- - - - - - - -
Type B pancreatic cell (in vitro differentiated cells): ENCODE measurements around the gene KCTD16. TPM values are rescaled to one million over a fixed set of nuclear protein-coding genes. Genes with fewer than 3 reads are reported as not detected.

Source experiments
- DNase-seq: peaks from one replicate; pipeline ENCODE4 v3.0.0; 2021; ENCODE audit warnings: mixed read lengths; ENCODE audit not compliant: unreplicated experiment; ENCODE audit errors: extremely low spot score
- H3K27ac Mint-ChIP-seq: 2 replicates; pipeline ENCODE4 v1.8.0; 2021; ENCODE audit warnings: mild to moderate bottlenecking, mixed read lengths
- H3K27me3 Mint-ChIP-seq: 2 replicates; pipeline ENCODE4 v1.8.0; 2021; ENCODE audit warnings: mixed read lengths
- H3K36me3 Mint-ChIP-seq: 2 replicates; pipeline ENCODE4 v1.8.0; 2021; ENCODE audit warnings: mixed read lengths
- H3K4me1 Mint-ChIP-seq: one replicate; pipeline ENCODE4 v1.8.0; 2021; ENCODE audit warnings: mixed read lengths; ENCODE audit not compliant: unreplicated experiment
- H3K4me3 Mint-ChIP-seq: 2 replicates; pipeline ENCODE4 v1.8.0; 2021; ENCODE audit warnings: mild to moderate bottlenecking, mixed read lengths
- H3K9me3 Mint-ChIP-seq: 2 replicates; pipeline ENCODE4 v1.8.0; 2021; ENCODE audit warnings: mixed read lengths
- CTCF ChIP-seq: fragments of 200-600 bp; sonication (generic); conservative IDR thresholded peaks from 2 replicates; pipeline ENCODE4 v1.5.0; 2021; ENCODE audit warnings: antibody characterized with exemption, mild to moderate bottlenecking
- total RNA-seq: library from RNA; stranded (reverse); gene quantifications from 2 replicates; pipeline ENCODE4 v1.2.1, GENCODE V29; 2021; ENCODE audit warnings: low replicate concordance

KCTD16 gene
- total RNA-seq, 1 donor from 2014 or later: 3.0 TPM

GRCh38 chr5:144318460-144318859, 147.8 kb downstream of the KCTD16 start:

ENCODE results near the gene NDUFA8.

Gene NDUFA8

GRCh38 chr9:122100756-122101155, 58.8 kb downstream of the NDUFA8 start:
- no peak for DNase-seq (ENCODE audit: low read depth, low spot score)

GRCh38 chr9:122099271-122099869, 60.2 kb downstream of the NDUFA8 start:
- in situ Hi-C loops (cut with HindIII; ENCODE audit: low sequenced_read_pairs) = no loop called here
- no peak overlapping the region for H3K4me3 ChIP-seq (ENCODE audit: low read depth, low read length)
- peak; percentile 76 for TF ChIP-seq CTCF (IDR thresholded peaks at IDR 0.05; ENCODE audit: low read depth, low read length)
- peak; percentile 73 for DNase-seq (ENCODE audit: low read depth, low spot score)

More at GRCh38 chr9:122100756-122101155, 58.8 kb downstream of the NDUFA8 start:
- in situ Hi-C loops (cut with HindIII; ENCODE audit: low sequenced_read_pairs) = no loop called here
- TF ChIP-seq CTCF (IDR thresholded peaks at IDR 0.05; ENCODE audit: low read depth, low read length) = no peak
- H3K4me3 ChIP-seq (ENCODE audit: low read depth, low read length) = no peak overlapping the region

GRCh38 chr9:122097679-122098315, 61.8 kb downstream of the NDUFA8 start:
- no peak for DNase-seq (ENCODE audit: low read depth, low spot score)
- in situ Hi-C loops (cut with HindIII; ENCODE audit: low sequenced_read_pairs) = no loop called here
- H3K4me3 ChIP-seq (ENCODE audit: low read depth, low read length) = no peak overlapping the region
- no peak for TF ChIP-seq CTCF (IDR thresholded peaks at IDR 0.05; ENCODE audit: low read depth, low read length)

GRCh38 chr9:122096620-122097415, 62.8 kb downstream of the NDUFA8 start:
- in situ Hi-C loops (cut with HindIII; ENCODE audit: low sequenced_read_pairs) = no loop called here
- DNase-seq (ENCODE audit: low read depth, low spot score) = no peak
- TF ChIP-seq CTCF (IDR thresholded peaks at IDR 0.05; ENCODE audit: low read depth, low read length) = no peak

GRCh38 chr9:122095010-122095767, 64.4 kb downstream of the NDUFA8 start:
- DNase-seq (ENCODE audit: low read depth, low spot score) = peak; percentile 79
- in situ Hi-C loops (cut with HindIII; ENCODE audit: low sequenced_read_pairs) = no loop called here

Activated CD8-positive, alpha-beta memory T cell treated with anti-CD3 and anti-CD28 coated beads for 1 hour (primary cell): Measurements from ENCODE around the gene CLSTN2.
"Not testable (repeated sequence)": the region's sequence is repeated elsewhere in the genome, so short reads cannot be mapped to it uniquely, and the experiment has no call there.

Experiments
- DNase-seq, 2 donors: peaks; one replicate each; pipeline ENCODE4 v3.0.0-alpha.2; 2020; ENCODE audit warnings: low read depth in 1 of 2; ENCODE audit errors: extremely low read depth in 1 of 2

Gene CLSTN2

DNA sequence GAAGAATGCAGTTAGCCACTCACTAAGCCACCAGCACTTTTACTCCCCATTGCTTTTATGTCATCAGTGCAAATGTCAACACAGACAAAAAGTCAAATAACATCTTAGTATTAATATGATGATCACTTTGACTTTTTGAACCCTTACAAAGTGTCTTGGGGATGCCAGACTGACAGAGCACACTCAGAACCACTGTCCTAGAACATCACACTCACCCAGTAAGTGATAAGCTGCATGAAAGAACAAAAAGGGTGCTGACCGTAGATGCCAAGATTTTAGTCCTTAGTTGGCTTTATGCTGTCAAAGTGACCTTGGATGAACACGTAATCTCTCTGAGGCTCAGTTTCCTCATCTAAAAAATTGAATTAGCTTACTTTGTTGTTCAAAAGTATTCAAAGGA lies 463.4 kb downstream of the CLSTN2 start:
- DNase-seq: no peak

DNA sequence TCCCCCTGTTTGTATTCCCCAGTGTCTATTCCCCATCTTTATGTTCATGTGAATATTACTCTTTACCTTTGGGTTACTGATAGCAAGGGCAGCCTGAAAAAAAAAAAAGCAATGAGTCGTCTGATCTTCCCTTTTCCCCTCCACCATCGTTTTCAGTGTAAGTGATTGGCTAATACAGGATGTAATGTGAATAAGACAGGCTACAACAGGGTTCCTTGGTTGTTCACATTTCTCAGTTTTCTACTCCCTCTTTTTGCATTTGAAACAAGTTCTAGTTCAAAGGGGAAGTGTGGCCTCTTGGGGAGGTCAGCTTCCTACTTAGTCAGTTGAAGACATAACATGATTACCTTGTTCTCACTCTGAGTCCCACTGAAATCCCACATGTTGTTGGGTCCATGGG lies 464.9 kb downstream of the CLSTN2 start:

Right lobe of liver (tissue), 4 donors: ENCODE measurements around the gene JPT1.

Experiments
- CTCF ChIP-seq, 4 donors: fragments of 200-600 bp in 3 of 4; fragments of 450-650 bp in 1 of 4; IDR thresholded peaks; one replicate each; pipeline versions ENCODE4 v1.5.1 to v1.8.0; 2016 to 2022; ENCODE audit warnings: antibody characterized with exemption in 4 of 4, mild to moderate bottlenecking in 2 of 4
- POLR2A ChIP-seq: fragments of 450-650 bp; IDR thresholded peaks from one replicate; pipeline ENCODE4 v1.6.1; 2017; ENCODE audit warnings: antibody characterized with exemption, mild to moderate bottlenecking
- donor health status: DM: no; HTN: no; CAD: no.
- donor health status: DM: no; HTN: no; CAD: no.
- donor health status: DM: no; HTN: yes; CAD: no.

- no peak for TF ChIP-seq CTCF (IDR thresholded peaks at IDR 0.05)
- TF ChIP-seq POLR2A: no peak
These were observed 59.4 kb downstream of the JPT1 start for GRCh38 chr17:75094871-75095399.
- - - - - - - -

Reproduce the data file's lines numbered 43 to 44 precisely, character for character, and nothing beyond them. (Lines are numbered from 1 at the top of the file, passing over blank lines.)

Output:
- DNase-seq, 2 donors: peaks; one replicate each; pipeline ENCODE4 v3.0.0-alpha.2; 2020; ENCODE audit warnings: low read depth in 1 of 2; ENCODE audit errors: extremely low read depth in 1 of 2

Gene CLSTN2